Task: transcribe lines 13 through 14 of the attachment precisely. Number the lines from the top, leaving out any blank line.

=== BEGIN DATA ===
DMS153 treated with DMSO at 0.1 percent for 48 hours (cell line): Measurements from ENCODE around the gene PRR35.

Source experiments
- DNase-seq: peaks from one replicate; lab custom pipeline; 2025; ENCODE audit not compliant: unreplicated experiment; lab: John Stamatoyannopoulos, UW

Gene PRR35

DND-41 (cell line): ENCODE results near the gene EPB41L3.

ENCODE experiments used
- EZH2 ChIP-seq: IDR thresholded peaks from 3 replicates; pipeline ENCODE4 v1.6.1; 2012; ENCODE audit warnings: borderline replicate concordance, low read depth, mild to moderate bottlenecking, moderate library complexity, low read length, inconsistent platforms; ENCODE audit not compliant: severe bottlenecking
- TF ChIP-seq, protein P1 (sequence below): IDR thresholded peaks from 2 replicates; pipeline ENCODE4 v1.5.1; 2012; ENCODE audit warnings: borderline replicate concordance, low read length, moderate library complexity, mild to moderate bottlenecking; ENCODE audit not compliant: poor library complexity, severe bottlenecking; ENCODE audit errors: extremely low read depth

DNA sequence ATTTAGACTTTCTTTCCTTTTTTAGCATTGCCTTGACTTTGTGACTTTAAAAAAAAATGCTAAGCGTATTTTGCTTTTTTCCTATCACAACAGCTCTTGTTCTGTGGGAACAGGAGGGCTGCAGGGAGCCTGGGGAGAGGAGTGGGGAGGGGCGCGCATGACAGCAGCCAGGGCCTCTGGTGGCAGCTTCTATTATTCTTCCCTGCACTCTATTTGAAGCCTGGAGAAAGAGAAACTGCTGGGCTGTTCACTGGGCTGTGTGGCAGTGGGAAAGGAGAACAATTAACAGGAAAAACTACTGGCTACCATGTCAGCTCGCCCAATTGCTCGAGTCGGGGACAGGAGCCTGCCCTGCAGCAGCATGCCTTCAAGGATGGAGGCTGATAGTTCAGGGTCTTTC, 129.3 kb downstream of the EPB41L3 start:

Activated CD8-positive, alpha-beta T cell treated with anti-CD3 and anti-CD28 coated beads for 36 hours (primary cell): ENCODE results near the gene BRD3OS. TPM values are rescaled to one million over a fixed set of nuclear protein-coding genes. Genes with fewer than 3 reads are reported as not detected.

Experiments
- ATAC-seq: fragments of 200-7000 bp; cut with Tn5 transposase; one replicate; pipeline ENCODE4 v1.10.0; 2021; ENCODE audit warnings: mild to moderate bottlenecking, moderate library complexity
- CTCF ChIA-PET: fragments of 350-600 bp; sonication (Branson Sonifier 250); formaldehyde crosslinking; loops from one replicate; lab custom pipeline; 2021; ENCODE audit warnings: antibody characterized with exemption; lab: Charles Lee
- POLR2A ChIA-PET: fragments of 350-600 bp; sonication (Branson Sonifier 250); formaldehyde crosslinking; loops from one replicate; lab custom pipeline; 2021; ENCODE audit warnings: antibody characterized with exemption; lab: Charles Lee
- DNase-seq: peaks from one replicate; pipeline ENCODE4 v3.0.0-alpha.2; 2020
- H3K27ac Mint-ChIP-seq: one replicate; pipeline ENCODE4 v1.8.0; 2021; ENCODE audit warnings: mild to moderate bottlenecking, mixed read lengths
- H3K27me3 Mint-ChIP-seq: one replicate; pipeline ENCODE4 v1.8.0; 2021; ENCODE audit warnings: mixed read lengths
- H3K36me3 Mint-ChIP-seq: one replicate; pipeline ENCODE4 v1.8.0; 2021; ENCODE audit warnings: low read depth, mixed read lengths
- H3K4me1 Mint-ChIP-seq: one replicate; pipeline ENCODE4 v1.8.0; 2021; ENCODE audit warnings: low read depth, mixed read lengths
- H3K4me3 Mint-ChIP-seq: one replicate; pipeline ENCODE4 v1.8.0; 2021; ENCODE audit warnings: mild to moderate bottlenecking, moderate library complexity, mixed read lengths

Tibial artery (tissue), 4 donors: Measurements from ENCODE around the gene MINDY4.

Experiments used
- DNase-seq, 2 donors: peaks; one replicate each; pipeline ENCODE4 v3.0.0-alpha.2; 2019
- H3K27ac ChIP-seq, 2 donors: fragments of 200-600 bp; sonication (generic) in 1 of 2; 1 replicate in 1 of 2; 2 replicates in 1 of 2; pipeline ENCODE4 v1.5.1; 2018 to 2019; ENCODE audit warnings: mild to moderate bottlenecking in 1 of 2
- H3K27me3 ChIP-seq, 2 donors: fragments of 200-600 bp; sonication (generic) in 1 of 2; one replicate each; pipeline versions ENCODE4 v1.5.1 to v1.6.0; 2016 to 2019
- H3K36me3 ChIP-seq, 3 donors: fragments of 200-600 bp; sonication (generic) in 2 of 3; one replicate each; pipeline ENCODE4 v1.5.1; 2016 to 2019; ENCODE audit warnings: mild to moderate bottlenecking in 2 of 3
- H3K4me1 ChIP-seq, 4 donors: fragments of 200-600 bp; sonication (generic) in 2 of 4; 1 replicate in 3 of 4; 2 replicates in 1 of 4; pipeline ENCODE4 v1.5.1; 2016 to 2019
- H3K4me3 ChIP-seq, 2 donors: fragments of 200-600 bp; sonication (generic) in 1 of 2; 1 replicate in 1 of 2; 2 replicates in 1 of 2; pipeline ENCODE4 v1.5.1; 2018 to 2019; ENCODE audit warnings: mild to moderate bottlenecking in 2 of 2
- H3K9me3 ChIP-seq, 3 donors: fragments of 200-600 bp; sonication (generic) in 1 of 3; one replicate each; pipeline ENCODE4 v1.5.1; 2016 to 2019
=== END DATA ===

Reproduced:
- CTCF ChIA-PET: fragments of 350-600 bp; sonication (Branson Sonifier 250); formaldehyde crosslinking; loops from one replicate; lab custom pipeline; 2021; ENCODE audit warnings: antibody characterized with exemption; lab: Charles Lee
- POLR2A ChIA-PET: fragments of 350-600 bp; sonication (Branson Sonifier 250); formaldehyde crosslinking; loops from one replicate; lab custom pipeline; 2021; ENCODE audit warnings: antibody characterized with exemption; lab: Charles Lee